Patient 2:52 Mm-hmm.
David Kulla 2:53 Okay, I’m going to leave it on there for about a minute and a half, and you’ll see right afterwards that that tender spot subsides. And then, we’re going to go ahead and adjust her and check her range of motion after. Can you go ahead and turn your head to… It was hard for you to turn it to this side, correct?
Patient 3:07 Yeah. Much better.
David Kulla 3:09 Okay. Are you able to go all the way, or no?
Patient 3:13 Pretty much as far.
David Kulla 3:15 Like the other side?
Patient 3:17 Yeah, I think so.
David Kulla 3:18 Okay. When you turn to the side… What kid from Addams family with the hair over his face?
Patient 3:23 (Laughs) Cousin Itt.
David Kulla 3:24 Cousin Itt, yeah. And your hair is pretty short, you just got a cut, huh?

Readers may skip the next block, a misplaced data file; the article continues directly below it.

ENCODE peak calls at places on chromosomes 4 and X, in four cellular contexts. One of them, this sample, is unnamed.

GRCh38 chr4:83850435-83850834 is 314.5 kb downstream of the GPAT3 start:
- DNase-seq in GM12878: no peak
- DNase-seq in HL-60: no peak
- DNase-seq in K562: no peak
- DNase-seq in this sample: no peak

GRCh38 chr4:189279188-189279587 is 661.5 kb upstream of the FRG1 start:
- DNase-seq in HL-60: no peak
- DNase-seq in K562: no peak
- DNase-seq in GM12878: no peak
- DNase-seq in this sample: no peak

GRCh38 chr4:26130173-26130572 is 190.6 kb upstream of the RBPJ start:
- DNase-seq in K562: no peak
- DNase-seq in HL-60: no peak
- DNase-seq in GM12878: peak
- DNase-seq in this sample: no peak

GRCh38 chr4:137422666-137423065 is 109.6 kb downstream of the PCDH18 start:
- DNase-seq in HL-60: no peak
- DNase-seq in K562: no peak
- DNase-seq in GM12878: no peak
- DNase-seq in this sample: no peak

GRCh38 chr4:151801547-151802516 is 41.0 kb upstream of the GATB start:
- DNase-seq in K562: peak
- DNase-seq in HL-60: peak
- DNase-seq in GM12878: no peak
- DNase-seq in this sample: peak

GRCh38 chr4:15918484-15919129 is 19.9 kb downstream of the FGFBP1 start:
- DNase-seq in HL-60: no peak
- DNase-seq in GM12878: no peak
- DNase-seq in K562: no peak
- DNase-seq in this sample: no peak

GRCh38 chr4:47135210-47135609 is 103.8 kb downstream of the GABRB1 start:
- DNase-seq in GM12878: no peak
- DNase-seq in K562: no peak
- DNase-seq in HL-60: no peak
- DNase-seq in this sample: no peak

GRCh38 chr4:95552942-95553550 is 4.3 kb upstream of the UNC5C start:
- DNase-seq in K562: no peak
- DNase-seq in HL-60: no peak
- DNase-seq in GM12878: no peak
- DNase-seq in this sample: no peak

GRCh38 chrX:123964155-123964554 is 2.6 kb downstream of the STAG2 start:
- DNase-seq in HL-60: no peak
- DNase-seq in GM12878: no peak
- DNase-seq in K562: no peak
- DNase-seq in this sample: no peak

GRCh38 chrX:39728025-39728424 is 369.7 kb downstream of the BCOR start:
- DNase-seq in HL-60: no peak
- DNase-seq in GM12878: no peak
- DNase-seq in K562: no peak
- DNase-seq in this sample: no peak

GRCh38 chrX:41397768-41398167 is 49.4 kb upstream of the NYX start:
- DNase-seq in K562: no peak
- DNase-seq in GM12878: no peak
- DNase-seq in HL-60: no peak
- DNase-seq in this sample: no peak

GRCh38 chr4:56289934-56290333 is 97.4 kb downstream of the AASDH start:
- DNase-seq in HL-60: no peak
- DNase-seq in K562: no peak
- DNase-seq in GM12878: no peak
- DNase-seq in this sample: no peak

Patient 3:28 I actually just straightened it.
David Kulla 3:29 Straightened it, okay.
Patient 3:31 Yep. It’s usually curly.
David Kulla 3:32 Yeah, mine too. For those of you that didn’t catch that, that was a hair joke. Okay, now we’re good. We’re going on 90 seconds, and we’re just going to test spot again. Okay, and how’s that?
Patient 3:48 Wow, much better.
David Kulla 3:50 We can use it on the lower back too. It can be used anywhere in the body, anywhere. She’s got some subluxations here in her mid-back that are affecting the way that she turns her neck because the thoracic spine, these vertebrae down here, actually rotate to the opposite side when you turn your head. So, if you turn your head to the left, they rotate to the right, and she turns her head to the right they rotate to the left. So, let’s have you turn over on your back. Give yourself a big hug here. Tuck your chin down. Take a deep breath in. And tuck your chin down again. And blow all the way out. Okay. We’re not going to force that, come on up. Now, what we’re doing is checking her neck for subluxations, misalignments, and cervical spine limiting her range of motion and irritating the nerves, making it…